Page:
parlour

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parlour

(US), parlor
1. Old-fashioned a living room, esp one kept tidy for the reception of visitors
2. a reception room in a priest's house, convent, etc.
3. Chiefly US, Canadian, and NZ a room or shop equipped as a place of business
4. Caribbean a small shop, esp one selling cakes and nonalcoholic drinks
References in classic literature ?
Peggotty and I were sitting one night by the parlour fire, alone.
There was a red velvet footstool in the best parlour, on which my mother had painted a nosegay.
And I recollect two bursting to the opposite side of the parlour, while she was hugging me.
In the parlour Mrs Verloc observed, with knowledge:
In the afternoon of the same day, as Mr Verloc, coming with a start out of the last of a long series of dozes before the parlour fire, declared his intention of going out for a walk, Winnie said from the shop:
She did not raise her eyes, but as Mr Verloc, silent, and with his hat rammed down upon his forehead, made straight for the parlour door, she said serenely:
You and me'll just go back into the parlour, sonny, and get behind the door, and we'll give Bill a little surprise--bless his 'art, I say again.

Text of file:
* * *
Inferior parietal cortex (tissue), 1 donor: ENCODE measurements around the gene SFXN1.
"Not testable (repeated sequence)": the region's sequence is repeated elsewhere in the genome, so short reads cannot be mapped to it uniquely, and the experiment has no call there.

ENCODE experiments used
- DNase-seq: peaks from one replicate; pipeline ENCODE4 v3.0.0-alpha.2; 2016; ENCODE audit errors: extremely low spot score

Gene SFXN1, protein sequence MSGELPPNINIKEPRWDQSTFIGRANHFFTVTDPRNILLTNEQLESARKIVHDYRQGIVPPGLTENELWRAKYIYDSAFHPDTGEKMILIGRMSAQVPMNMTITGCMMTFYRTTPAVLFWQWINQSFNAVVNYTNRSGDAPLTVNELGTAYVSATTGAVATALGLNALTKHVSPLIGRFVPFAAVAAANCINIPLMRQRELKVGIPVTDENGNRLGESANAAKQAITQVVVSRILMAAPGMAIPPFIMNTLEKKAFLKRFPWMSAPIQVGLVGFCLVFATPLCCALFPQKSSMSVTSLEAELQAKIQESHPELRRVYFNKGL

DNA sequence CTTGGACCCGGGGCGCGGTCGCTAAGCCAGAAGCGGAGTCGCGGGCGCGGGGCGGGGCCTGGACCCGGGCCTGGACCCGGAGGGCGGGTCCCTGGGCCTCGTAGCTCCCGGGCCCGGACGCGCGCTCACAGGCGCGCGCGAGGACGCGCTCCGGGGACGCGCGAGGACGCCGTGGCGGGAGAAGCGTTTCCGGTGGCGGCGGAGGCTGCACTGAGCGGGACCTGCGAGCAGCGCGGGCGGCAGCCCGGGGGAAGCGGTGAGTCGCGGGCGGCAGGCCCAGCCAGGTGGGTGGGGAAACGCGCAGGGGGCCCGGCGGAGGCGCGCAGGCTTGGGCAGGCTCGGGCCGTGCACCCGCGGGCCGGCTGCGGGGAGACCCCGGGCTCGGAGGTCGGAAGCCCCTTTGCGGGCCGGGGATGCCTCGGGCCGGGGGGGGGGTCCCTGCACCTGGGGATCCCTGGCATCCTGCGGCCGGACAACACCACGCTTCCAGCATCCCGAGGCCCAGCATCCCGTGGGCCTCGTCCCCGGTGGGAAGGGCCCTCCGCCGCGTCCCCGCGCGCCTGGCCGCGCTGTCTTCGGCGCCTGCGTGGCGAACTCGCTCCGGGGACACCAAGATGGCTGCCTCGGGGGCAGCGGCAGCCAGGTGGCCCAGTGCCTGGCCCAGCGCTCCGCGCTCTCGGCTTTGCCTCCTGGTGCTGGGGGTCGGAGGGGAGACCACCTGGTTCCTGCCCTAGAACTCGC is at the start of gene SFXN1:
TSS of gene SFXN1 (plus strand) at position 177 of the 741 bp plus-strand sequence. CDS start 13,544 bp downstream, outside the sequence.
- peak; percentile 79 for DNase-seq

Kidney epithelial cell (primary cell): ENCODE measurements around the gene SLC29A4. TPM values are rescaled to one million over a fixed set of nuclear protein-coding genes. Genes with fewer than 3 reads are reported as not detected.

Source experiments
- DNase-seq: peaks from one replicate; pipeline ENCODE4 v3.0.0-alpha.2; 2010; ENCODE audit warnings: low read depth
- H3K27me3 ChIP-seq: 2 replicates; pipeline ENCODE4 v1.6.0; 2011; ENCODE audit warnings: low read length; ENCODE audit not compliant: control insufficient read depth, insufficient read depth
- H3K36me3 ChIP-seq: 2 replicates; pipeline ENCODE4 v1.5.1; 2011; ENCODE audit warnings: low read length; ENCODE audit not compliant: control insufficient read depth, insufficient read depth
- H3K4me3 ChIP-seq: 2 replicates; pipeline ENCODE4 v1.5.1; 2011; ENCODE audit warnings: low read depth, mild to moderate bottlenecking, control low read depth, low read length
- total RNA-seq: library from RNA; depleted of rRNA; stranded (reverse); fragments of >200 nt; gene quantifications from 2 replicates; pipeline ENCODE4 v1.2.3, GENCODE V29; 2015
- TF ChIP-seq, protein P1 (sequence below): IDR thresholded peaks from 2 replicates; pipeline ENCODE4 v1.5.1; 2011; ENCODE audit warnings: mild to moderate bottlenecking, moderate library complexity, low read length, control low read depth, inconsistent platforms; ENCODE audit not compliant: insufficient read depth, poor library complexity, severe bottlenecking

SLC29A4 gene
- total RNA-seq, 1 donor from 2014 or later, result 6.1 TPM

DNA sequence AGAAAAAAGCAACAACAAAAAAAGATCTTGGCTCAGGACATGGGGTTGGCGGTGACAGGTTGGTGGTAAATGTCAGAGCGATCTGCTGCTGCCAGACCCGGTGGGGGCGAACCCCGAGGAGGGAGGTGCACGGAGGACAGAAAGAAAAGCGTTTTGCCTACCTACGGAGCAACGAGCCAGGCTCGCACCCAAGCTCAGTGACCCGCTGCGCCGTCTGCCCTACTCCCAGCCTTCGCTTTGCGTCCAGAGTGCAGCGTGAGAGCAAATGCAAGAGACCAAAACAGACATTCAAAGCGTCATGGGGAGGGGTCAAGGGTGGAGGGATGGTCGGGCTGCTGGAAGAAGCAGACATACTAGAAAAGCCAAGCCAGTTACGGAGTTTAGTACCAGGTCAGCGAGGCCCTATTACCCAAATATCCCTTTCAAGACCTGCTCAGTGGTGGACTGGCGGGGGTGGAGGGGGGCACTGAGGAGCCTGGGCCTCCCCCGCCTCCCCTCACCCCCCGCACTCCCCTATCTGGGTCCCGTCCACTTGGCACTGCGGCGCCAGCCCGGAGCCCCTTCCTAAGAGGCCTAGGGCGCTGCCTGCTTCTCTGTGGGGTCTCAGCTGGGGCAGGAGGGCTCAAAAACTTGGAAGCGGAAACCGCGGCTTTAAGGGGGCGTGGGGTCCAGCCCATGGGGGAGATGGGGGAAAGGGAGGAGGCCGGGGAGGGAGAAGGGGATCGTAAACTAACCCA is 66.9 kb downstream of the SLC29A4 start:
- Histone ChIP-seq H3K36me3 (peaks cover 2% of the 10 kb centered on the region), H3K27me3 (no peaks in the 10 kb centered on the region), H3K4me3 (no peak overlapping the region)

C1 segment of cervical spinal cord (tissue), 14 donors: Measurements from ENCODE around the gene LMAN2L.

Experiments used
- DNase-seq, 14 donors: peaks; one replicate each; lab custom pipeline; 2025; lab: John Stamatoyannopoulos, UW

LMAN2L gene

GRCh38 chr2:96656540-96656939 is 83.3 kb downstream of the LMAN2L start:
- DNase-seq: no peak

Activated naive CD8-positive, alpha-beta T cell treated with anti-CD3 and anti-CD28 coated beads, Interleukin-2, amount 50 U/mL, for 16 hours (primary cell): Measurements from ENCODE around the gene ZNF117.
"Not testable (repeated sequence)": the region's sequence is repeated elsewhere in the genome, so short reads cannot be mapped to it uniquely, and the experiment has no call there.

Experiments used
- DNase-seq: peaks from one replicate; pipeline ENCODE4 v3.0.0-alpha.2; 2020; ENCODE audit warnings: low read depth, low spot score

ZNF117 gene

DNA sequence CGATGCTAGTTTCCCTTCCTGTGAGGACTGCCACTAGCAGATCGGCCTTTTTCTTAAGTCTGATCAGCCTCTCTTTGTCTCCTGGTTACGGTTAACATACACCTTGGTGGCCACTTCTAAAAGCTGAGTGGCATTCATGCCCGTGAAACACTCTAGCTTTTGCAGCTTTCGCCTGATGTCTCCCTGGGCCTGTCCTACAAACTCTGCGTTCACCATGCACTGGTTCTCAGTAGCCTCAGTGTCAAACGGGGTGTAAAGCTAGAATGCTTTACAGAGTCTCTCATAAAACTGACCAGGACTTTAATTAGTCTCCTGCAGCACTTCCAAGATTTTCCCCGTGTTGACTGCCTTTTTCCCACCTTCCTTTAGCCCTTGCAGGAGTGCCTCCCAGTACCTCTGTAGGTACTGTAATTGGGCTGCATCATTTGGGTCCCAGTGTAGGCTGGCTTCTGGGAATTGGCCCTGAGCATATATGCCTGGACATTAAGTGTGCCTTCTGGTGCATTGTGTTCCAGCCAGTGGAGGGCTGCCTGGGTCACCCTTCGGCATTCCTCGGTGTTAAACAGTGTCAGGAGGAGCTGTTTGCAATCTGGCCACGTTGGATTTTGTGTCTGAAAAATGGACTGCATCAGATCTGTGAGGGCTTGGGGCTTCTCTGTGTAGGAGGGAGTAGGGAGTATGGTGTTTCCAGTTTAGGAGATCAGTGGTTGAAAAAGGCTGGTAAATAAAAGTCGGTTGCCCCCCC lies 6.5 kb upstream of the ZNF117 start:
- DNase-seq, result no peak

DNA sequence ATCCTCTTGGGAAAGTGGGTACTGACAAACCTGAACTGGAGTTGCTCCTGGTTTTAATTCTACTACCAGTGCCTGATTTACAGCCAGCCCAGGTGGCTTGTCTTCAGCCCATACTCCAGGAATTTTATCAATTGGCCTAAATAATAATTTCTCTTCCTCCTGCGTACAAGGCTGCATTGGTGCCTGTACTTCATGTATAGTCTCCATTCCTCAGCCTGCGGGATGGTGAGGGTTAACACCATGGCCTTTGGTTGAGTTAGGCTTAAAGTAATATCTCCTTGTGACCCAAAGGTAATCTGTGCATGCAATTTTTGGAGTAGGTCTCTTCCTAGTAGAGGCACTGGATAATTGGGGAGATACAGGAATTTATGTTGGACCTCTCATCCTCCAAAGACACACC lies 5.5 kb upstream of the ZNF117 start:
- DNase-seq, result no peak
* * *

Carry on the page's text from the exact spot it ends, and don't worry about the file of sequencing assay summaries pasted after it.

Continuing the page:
So saying, the stranger backed along with me into the parlour and put me behind him in the corner so that we were both hidden by the open door.
I ran to fetch it, but I was quite unsteadied by all that had fallen out, and I broke one glass and fouled the tap, and while I was still getting in my own way, I heard a loud fall in the parlour, and running in, beheld the captain lying full length upon the floor.
If the dark little parlour had been filled with a dense fog, which, clearing away in an instant, left it all radiance and brightness, it could not have been more suddenly cheered than by this outbreak on the part of the hearty locksmith.
But in answer to the third, which was of a more vigorous kind, the parlour window-sash was gently raised, and a musical voice cried:
There was a gentleman in the parlour, who perhaps could tell them more.